By means of a lens arrangement (not shown) in the aperture plane AP, the light source 13 produces an intermediate image of itself. The first collector lens 16 is arranged so that the plane of the field diaphragm LF is uniformly illuminated and an intermediate image AP' of the aperture plane AP is produced. The first annular optical element 19 is arranged with the second collector lens 22 in or near this plane AP'. In order to block out the bright field ray bundle in the dark field mode, the pivotable stop device 18 is brought into the illuminating beam 11 in front of this second collector lens 22. Via the annular mirror 23, the first annular optical element 19 focuses the dark field rays 15a, 15b parallel to the axis of the observation beam 12 into an intermediate image LF' of the plane of the field diaphragm LF near the second annular optical element 27. This second annular optical element 27 focuses the intermediate image of the aperture plane AP' into a conjugated plane AP", in which the annular lens 29 is located. To illuminate the dark field, the annular lens 29 in the object plane 25 produces a second plane LF" conjugate to the plane of the field diaphragm 17.

Through the path of the dark field ray bundle 15b, whose starting point in the aperture plane or the plane of the field diaphragm lies outside the plane of the paper, FIG. 1 shows that illuminating beams which meet the optical elements (here: 27) from a skew direction are also used to illuminate the dark field in the object plane 25.

FIG. 2 represents the first annular optical element 19, in the form of a lens drum, with the individual lens drum areas 20 seen along the line of sight from the annular mirror 23. The second collector lens 22 is located in the middle of this optical element 19. A nose 30 is provided at the edge of the optical element 19 to simplify its adjustment in the illuminating beam 11.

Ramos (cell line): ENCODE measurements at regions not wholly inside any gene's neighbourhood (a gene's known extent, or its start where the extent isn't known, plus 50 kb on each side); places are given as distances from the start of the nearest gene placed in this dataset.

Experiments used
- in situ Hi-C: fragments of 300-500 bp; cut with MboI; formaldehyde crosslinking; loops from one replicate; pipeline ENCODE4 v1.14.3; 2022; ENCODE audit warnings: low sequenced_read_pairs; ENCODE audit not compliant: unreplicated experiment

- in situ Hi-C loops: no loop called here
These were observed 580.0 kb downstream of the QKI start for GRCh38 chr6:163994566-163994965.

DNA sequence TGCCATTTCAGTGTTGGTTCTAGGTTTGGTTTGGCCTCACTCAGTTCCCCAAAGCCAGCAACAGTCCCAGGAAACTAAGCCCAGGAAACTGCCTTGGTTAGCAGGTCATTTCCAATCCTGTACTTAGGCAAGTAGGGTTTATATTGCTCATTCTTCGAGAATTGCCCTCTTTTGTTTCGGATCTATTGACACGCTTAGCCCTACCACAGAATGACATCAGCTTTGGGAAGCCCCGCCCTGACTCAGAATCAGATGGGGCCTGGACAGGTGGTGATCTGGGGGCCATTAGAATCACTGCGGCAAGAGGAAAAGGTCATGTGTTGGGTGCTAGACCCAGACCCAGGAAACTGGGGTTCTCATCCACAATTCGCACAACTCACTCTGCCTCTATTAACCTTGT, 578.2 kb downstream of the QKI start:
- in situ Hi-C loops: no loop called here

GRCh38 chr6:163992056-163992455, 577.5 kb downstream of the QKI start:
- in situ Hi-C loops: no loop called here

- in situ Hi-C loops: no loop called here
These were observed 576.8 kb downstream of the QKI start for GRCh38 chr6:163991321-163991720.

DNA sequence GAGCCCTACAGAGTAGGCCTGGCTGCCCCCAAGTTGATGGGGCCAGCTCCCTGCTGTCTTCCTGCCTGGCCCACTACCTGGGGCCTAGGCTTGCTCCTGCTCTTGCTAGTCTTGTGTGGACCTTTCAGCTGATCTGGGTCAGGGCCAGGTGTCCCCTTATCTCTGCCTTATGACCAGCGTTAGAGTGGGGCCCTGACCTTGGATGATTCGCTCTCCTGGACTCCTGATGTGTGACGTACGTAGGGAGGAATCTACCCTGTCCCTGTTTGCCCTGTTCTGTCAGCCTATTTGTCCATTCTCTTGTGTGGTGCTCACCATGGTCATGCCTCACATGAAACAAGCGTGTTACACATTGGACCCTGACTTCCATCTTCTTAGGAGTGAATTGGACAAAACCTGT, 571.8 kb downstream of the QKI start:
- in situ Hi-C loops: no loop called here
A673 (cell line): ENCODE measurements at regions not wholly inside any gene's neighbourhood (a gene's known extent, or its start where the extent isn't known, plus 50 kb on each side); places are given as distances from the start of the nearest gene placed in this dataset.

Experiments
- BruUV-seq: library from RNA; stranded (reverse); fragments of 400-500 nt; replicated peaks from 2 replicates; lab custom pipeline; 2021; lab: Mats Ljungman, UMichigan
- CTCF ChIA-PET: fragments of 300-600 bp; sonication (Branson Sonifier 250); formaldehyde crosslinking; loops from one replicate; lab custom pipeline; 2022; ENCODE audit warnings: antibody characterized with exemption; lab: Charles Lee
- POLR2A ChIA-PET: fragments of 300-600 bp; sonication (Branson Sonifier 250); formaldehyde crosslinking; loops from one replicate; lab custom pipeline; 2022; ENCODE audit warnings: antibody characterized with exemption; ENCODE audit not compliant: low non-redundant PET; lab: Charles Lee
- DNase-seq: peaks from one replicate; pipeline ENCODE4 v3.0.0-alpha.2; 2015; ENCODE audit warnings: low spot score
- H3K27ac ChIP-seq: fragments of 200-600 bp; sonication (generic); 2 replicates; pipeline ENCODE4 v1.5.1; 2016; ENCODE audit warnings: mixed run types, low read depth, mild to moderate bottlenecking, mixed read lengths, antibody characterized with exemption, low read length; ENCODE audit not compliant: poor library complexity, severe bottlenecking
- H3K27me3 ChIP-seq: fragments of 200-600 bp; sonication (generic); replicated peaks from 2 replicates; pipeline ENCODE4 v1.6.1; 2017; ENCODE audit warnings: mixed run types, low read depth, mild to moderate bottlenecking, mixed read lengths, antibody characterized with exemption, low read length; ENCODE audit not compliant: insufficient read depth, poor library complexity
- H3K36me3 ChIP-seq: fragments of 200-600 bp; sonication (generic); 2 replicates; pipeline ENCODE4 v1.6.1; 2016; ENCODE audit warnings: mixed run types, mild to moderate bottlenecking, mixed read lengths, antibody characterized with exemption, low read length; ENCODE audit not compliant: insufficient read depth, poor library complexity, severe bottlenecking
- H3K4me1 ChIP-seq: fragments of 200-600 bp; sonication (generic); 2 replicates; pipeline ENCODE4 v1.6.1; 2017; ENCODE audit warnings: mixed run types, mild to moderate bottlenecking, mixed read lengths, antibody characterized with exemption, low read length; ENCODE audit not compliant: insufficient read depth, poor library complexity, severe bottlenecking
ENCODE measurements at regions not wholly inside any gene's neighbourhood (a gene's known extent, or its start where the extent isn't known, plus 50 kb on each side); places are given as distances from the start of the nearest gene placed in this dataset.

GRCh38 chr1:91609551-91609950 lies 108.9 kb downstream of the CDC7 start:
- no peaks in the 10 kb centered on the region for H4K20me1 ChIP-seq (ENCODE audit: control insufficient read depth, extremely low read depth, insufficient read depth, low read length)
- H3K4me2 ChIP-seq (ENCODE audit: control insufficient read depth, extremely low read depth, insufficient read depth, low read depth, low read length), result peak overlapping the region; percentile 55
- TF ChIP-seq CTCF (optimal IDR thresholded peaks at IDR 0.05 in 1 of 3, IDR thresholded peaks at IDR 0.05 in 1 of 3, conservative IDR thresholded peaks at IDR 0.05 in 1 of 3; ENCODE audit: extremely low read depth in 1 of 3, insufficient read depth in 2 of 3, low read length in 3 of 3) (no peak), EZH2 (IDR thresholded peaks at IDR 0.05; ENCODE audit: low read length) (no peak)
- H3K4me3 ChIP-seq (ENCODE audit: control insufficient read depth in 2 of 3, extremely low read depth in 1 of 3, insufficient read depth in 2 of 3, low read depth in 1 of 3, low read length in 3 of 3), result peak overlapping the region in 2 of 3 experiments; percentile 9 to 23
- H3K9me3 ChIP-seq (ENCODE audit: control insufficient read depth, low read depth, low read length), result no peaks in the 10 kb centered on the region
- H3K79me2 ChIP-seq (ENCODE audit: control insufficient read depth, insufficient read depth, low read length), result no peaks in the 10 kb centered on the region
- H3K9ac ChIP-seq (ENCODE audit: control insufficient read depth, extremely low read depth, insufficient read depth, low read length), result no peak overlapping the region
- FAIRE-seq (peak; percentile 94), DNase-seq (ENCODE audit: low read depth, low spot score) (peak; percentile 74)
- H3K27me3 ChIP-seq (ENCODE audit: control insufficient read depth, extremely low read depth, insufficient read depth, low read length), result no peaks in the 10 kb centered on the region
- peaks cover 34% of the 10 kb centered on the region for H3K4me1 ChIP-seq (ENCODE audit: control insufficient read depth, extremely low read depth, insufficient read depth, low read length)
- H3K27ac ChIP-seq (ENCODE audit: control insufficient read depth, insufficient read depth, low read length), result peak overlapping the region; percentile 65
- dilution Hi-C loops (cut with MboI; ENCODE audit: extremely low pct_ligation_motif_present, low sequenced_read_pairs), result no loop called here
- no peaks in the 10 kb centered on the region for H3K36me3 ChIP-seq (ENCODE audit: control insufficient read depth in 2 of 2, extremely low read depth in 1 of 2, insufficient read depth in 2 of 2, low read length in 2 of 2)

FIG. 2a shows a perspective representation of the annular optical element 19 with the collector lens 22 located inside the annulus in the form of an integrated component. This arrangement has the particular advantage that there is no expenditure for producing the recess 26 (FIG. 1) or cementing and centering the collector lens 22. The manufacture of such a component 19a can be done with a spray process using a suitable plastic. Here, it is possible in an advantageous way to design the mold for the manufacture of such an element with a lens drum so that the second optically effective area is varied while the lens drum is retained. In this way it is possible to alter the optical properties of such an element with the least possible expense. It is also shown in FIG. 2a that the optical element 19a exhibits the lens drum area 20 on only one side, the light entrance surface 21 of the optical element 19a being curved. Furthermore, the hatching of individual lens drum areas 20 indicates here that the annular optical element 19a has a different optical density or a different spectral transmission. It is possible in this way, for example, to dispense with additional color or neutral filters, or similar, in the illuminating beam.

FIG. 2b shows the form of the surface of an individual lens drum area 20 of the annular optical element 19 seen along the line of sight from the annular mirror. The hatching clearly shows that the geometrical vertex 35 of this spherical surface 20 lies outside the central point of the area 36.

In a way similar to FIG. 2, FIG. 3 shows the second annular optical element 27, in the form of a lens drum, with the individual plane-convex lens drum areas 28 seen along the line of sight from the annular mirror 23. Here, too, a nose 31 is provided at the edge in the same position as for the first annular optical element 19. In addition to the alignment in the observation beam 12, this also simplifies a precise mutual adjustment of the individual lens drum areas 20, 28 of the two annular optical elements 19, 27.

FIG. 3a represents and individual lens drum area 28 of the annular optical element 27 seen along the line of sight from the annular mirror 23. The spherical area 28 is (in comparison with FIG. 2b) designed so that the geometrical vertex 37 coincides with the center point of area 38.

FIG. 4 shows a perspective representation of a further variant in the design of the optically effective areas of the annular elements 19b, 27a. Geometrically, the areas 20a, 28a of the element 19b, 27a represent part of a ring or annulus, i.e., shaped like a tire. Ring lenses 19b, 27a of such design can be produced even more economically, but when used in the beam 11, 12 and in the configuration in the plane AP' 19b or LF' 27a of FIG. 1, they have the disadvantage that illuminating rays incident from a skew direction are at least partially lost for illumination of the dark field.